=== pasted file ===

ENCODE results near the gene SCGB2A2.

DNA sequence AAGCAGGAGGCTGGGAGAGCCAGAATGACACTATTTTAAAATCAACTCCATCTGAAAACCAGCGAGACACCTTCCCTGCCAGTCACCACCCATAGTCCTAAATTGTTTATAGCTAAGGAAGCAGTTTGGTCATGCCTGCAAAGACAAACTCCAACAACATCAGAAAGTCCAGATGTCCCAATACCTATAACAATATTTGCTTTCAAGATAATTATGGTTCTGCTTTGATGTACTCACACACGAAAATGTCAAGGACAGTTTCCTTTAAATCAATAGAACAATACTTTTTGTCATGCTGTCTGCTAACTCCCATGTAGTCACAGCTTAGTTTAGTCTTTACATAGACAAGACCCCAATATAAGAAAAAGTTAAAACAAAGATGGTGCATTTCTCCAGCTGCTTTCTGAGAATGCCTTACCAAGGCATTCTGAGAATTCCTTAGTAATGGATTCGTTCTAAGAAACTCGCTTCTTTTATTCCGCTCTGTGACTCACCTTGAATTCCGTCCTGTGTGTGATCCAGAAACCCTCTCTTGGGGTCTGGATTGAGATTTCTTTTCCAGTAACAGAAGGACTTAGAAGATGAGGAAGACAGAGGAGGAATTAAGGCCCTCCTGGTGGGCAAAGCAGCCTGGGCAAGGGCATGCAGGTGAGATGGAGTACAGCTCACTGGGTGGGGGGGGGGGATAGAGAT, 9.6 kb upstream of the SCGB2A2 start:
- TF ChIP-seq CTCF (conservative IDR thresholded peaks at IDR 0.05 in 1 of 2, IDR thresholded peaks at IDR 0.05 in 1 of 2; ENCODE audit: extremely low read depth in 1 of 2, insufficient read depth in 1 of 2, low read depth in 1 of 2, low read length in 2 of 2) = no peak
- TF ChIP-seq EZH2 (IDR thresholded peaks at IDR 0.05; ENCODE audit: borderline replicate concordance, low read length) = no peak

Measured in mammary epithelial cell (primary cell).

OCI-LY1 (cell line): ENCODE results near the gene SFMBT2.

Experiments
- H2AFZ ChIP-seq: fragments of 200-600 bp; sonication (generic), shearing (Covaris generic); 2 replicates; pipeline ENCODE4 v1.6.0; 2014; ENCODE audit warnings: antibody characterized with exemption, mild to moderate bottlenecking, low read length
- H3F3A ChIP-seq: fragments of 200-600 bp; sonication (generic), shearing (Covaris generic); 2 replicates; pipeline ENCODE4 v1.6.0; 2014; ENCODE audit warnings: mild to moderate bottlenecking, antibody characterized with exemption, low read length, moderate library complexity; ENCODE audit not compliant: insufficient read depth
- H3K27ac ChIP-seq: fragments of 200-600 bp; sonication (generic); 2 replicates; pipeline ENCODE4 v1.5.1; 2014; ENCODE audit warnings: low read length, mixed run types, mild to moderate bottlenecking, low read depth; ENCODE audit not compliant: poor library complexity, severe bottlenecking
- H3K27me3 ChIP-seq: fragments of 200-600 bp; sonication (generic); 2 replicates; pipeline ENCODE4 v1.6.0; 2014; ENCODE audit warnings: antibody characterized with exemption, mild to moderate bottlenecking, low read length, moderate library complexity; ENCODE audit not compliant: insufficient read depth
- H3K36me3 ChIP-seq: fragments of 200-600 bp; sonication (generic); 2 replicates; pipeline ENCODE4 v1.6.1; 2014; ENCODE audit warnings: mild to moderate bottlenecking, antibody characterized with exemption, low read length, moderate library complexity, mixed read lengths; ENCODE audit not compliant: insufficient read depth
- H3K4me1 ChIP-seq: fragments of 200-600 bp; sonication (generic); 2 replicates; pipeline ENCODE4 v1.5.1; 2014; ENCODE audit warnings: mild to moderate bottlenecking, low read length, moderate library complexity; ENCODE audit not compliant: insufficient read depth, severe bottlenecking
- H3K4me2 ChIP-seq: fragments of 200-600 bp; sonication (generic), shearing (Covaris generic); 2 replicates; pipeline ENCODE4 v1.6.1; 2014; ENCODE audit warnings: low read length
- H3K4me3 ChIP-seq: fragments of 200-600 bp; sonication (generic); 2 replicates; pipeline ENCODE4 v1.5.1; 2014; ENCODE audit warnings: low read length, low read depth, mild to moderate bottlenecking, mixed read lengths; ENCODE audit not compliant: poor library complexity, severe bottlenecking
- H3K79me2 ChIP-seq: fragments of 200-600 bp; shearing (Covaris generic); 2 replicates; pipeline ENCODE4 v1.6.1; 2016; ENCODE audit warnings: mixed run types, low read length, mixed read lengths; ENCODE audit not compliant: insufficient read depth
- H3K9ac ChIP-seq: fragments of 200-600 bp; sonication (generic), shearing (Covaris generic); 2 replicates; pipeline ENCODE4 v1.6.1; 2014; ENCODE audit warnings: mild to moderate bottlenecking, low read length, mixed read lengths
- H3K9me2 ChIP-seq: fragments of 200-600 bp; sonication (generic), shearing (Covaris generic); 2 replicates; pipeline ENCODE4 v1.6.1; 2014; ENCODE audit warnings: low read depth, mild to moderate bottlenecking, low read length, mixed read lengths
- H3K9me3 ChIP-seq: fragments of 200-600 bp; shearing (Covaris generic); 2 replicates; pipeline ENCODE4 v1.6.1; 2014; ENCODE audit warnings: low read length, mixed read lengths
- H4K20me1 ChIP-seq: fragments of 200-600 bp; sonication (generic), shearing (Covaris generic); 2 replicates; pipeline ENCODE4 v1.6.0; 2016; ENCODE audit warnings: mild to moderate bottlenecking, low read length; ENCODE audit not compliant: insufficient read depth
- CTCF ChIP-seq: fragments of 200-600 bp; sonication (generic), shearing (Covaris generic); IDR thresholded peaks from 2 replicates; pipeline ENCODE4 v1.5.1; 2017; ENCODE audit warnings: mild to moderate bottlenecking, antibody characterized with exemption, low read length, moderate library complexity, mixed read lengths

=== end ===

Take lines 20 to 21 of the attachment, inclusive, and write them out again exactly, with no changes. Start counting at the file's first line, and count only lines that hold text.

- H4K20me1 ChIP-seq: fragments of 200-600 bp; sonication (generic), shearing (Covaris generic); 2 replicates; pipeline ENCODE4 v1.6.0; 2016; ENCODE audit warnings: mild to moderate bottlenecking, low read length; ENCODE audit not compliant: insufficient read depth
- CTCF ChIP-seq: fragments of 200-600 bp; sonication (generic), shearing (Covaris generic); IDR thresholded peaks from 2 replicates; pipeline ENCODE4 v1.5.1; 2017; ENCODE audit warnings: mild to moderate bottlenecking, antibody characterized with exemption, low read length, moderate library complexity, mixed read lengths